Moscow: Russia on Thursday said Syrian regime forces have begun pulling back from around a key road into the ravaged city of Aleppo, freeing up the way for aid deliveries.
“The Syrian armed forces are fulfilling their obligations and have started a gradual withdrawal of military hardware and all personnel from the Castello Road, which will allow for the unimpeded passage of humanitarian aid to the eastern part of Aleppo,” senior Russian officer Vladimir Savchenko said in a televised briefing.
The United Nations urged Syria’s government Thursday to allow immediate aid deliveries to hunger-stricken civilians after a fragile ceasefire was extended for 48 hours by Russia and the United States.
In a sign of renewed tensions between the two powers, who back opposing sides in the conflict, key regime ally Moscow accused Washington of failing to meet its obligations under the truce.
Savchenko said that rebel groups close to the crucial route did not appear to be carrying out a simultaneous pullback as agreed.
Washington said late Wednesday that US Secretary of State John Kerry and his Russian counterpart Sergei Lavrov had spoken and agreed to prolong the ceasefire which began on Monday.
But hours later Russian military spokesman Igor Konashenkov slammed the US for what he called “rhetorical fog” intended “to hide the fact that it is not fulfilling its part of the obligations”.
“As of the third day (of the truce), only the Syrian army is observing the regime of silence. At the same time, the ‘moderate opposition’ led by the US is increasing the amount of attacks on residential districts,” Konashenkov said.
A ceasefire deal agreed by Washington and Moscow that went into force at sundown on Monday calls for the demilitarisation of the Castello Road, and Moscow had earlier said the Syrian army would start pulling back at 0600 GMT on Thursday.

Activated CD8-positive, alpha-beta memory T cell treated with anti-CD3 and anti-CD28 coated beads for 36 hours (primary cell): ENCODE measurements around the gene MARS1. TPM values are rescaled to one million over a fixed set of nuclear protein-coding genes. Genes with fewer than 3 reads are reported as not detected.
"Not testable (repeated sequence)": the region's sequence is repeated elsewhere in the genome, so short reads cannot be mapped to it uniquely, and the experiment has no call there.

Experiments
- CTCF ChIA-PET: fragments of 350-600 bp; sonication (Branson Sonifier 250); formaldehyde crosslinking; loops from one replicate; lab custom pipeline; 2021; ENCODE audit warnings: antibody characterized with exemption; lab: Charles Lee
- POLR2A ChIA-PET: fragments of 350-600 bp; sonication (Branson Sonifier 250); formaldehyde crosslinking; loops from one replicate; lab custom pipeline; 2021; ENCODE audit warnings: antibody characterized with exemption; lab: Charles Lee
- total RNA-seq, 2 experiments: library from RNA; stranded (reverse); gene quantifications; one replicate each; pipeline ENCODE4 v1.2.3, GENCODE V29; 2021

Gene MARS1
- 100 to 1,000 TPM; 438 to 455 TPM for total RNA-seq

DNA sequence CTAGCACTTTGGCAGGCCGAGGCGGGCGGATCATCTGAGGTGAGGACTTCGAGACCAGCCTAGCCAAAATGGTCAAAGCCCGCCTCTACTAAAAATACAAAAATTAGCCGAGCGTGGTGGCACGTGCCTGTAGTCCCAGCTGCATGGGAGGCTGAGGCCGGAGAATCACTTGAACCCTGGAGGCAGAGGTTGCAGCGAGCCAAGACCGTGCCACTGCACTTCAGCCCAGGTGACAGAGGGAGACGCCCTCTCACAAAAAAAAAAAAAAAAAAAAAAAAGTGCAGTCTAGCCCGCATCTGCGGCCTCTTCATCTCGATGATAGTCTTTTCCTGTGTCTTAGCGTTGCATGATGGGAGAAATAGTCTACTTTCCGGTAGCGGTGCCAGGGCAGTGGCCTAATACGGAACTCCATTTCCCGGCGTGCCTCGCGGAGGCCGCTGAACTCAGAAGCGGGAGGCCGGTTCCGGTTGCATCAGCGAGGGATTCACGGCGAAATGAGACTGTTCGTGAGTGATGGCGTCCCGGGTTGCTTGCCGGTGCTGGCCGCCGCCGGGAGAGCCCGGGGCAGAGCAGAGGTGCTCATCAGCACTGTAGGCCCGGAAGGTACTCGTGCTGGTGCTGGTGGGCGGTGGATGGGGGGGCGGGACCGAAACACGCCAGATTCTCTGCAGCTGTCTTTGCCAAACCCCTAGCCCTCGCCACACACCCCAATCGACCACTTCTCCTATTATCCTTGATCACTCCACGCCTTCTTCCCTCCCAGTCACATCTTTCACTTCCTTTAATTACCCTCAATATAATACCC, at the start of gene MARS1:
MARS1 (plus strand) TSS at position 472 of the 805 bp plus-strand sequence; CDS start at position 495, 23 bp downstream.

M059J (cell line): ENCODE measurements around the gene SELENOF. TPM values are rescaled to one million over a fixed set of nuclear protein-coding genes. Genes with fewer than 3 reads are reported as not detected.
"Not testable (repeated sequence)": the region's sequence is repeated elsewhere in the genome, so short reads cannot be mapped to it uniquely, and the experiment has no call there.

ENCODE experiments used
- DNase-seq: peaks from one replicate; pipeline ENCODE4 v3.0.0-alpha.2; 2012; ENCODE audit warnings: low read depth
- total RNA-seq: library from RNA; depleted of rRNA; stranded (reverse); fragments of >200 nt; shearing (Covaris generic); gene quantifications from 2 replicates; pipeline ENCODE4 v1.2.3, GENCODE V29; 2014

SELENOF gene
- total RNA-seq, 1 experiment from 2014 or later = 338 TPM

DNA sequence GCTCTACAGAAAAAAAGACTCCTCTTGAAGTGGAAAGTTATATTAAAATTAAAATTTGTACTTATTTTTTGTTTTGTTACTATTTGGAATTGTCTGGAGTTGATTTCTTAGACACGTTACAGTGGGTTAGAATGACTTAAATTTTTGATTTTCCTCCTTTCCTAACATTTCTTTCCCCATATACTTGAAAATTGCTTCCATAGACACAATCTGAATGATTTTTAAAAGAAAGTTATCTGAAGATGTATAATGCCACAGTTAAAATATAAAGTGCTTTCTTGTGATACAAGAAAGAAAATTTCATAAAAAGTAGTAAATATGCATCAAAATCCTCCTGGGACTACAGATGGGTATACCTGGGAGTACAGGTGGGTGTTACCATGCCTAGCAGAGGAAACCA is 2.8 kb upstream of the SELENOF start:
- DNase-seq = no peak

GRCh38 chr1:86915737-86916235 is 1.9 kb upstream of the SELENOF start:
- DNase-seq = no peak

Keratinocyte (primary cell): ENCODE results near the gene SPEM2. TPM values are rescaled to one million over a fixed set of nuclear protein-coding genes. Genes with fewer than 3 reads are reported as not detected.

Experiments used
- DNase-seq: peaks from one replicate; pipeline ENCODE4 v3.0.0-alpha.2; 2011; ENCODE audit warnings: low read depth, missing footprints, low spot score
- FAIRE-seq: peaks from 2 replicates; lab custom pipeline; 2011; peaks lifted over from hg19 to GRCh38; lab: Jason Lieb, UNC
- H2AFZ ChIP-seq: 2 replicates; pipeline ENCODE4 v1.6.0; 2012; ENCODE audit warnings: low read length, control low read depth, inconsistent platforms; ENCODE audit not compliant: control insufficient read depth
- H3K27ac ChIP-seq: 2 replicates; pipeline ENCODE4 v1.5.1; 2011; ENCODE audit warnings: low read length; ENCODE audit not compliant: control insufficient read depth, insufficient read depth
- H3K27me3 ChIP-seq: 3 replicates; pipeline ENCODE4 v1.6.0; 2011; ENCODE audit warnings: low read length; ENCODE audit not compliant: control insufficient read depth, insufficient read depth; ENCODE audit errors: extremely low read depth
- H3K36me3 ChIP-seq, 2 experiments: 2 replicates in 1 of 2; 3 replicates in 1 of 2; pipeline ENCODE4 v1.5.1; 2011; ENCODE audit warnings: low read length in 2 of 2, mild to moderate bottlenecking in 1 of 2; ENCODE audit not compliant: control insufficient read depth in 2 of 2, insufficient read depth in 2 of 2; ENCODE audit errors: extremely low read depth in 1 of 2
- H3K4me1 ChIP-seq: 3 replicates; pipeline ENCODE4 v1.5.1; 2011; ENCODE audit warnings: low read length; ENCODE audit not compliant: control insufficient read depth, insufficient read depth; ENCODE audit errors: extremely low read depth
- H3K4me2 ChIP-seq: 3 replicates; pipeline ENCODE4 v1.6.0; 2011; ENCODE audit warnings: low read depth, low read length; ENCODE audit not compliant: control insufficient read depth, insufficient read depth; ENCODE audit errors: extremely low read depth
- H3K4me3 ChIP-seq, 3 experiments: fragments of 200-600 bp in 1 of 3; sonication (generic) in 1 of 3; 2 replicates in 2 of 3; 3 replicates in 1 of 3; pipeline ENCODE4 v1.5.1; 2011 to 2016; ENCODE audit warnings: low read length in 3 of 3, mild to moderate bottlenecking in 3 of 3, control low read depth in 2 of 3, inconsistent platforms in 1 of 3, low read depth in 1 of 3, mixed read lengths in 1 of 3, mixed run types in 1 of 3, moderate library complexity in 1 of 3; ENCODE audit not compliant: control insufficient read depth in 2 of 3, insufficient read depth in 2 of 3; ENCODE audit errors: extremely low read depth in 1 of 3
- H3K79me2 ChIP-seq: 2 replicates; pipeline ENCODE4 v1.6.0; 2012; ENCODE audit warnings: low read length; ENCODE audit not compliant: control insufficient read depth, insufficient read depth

The Syrian Observatory for Human Rights, a Britain-based monitor, said that government forces and rebel fighters remained on the road after that time and the army was not willing to pull back before opposition forces did so.
The truce deal has calmed much of the fighting in Syria but desperately needed humanitarian aid has not yet been allowed to reach civilian areas as planned under the agreement.
Twenty trucks loaded with aid for eastern Aleppo on Thursday crossed into a buffer zone between Turkey and Syria, high-level UN official Jan Egeland said.
UN Syria envoy Staffan de Mistura warned that the aid could not move into Syria’s second city before the Castello Road supply route had been fully secured.
Markets in east Aleppo have little to sell besides locally grown aubergines, parsley and other herbs.
“We were dying from shelling before, and now we’re going to starve to death,” said Abu Ebrahim, 53.
Russia - which is flying a bombing campaign in support of President Bashar Al Assad - insists that Syrian regime forces are fully respecting the truce, but US-backed rebels are violating it.
“The cessation of hostilities is not being fulfilled by the opposition units controlled by the US. Shelling continues, people are dying and houses are being destroyed,” senior commander Viktor Poznikhir said.
If the truce holds then Russia and the United States could start coordinating strikes against terrorists.
But Moscow insists that Washington is failing to get rebels to separate on the ground from radical terrorists.
Meanwhile, a member of the Syrian opposition’s High Negotiations Committee on Thursday denied there was any date for a resumption of peace talks with the government after Russia’s deputy foreign minister was quoted as saying they could happen at the end of September.
“We deny the existence of any such dates,” said George Sabra, adding that a resumption of talks was contingent upon developments on the ground in Syria, which he said now involved “nothing positive”.